power-plant, armament, and avionics repair. From early 1965 the 34th General Support Aviation Maintenance and Supply Group grew to four aircraft maintenance and supply battalions with a total of ten direct support and five general support companies, because the number of aircraft increased from 660 in 1965 to over 4,000 in late 1968. Backup maintenance was given to both the division maintenance units and the 1st Aviation Brigade. The brigade, in turn, provided supplemental logistic and tactical airlift throughout Vietnam.
Concepts relative to Army aviation in land warfare had never been thoroughly tested in combat; therefore, Vietnam was something of a laboratory for the discovery and development of many innovations in aviation operations. As a report by the Pacific Command on the war in Vietnam states:
Several actions were taken to speed maintenance and repair procedures. Direct support maintenance detachments were provided to all separate helicopter companies. This additional maintenance capability was immediately reflected by a corresponding rise in aircraft availability rates.
Initially, direct support aircraft maintenance detachments were attached to nondivisional aviation units. Next, many detachments were completely consolidated with the service platoon of the parent aviation company, allowing better use of supervisory personnel. Responsiveness to the aviation unit's over-all flying mission was greatly increased. Studies made in 1966 revealed that for divisional units the number of aircraft available had risen approximately 15 percent. The studies also showed that the maintenance system of the separate aviation units was capable of more complete direct support maintenance than was the conventional divisional maintenance system. The nondivisional units provided, in effect, a one-step maintenance system by integrating organizational and direct support aircraft, avionics, and armament maintenance efforts. A study by the Army Concept Team in Vietnam recommended approval of decentralized direct support aircraft maintenance for all standard infantry divisions in Vietnam. Major General George 1. Forsythe in his debriefing report wrote, "Sufficient advantages accrue from the decentralized maintenance concept to warrant implementation at the earliest practical time."
The recovery of disabled aircraft was another mission performed daily by aircraft maintenance units in Vietnam. The 56th Aircraft Direct Support Maintenance Company recovered over 350 downed aircraft in 1968 alone. The former commander of the 56th, Lieutenant Colonel Emmett F. Knight, tells how "Goodnature Six" and many other direct support units accomplished the mission of recovery.
The aircraft recovery team is organized around the UH-1H. It is the rigging ship and carries the team, tools and equipment required to prepare a downed aircraft for airlift. The rigging ship provides weapons for fire support while on the ground and the necessary radios to control the operation.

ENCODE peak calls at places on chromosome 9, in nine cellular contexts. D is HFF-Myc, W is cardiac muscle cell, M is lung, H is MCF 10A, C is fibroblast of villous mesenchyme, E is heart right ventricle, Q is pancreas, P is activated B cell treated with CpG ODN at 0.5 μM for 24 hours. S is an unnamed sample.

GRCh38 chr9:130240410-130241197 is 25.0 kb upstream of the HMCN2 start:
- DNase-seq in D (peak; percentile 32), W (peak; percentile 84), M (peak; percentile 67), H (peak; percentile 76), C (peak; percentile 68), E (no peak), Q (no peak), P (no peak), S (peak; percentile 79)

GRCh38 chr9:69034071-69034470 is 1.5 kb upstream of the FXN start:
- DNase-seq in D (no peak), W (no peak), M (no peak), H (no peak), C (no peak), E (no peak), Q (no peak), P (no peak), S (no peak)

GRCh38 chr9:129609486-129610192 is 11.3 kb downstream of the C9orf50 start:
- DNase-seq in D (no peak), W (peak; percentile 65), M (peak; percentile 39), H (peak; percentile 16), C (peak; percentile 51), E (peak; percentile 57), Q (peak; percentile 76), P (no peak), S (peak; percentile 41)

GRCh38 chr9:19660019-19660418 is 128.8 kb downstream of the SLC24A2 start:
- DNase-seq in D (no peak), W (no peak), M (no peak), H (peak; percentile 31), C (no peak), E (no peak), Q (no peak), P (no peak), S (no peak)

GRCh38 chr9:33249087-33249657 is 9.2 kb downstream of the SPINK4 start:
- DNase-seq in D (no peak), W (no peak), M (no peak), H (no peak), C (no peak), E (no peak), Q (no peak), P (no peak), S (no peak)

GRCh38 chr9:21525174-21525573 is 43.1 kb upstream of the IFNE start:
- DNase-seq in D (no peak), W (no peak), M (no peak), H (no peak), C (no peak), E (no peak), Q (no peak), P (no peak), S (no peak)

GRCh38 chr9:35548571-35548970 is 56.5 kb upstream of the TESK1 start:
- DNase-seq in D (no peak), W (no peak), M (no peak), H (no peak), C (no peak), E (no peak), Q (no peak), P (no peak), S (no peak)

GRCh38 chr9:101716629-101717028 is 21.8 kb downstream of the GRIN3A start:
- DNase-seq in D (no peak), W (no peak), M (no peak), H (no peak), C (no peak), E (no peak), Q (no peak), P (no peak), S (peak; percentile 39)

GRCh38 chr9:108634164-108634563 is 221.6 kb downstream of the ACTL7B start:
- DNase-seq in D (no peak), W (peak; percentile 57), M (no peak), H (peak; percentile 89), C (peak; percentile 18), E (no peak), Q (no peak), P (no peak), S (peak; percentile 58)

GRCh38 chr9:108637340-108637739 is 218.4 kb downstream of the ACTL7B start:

PICTURE: Recovery od Downed Helicopter By CH-47 Chinook
A normal mission might begin with a radio or phone call to the Direct Support Company's operation officer. This request includes all necessary information: type of aircraft, location, extent of damage, security situation, etc. The recovery officer (airlift commander) is notified immediately and begins his planning. He makes a thorough map reconnaissance, does some rapid time-distance planning and places a call to the unit supplying the CH-47 (Chinook). He will pass the mission, including time on station which he has calculated, to the Chinook unit control station.

Meanwhile, the copilot of the rigging ship will have the recovery ship wound up. Takeoff is initiated within minutes after the mission is received . The flight plan is opened and radar monitoring is requested. Artillery advice is checked periodically along the route.
As the flight progresses into the area where the downed aircraft is located, contact is made with the ground forces operating in the area. The troops at the site report on the exact situation as final approach is initiated.
On the ground the rigging crew from the UH-1H begins preparing the downed aircraft for the imminent pickup by the CH-47 which should arrive on the scene momentarily. The pilot of the Chinook receives advice and assistance from the recovery officer while on approach, as the rigging crew completes the hook-up, and during departure from the area, All elements are then notified that the extraction has been completed.
Nearly every aircraft which crashes, is shot down or forced to land in enemy controlled or contested territory will be recovered for repair or salvage. The effort will be coordinated by the aircraft maintenance direct support unit.
Between 1965 and 1971, the CH-47 (Chinook) rescued downed aircraft worth approximately $2.7 billion.
A related innovation which helped to sustain the number of division aircraft available was the development and use of a floating aircraft maintenance facility. This facility was a Navy seaplane tender converted into a floating depot for aircraft maintenance. The ship, the USNS Corpus Christi Bay, arrived on station in Vietnam on 1 April 1966. By July production reached 34,000 man-hours per month of manufacturing, disassembling, repairing, and rebuilding operations. During fiscal year 1969, a total of 37,887 components valued at $51.9 million was processed. Ninety-one percent were returned to serviceable condition. The 34th General Support Group reports indicate that the floating aircraft maintenance facility alone was responsible for an additional 120 aircraft available daily in Vietnam.
In the final analysis, the base camp and its many facilities were many things to many people. It was a "Holiday Inn" to the soldier in the field and a base of operations for the logisticians. It represented a drain on resources of the combat commander, but it permitted the aircraft mechanic to do his job. It was a phenomenon of the area war.

page created 15 December 2001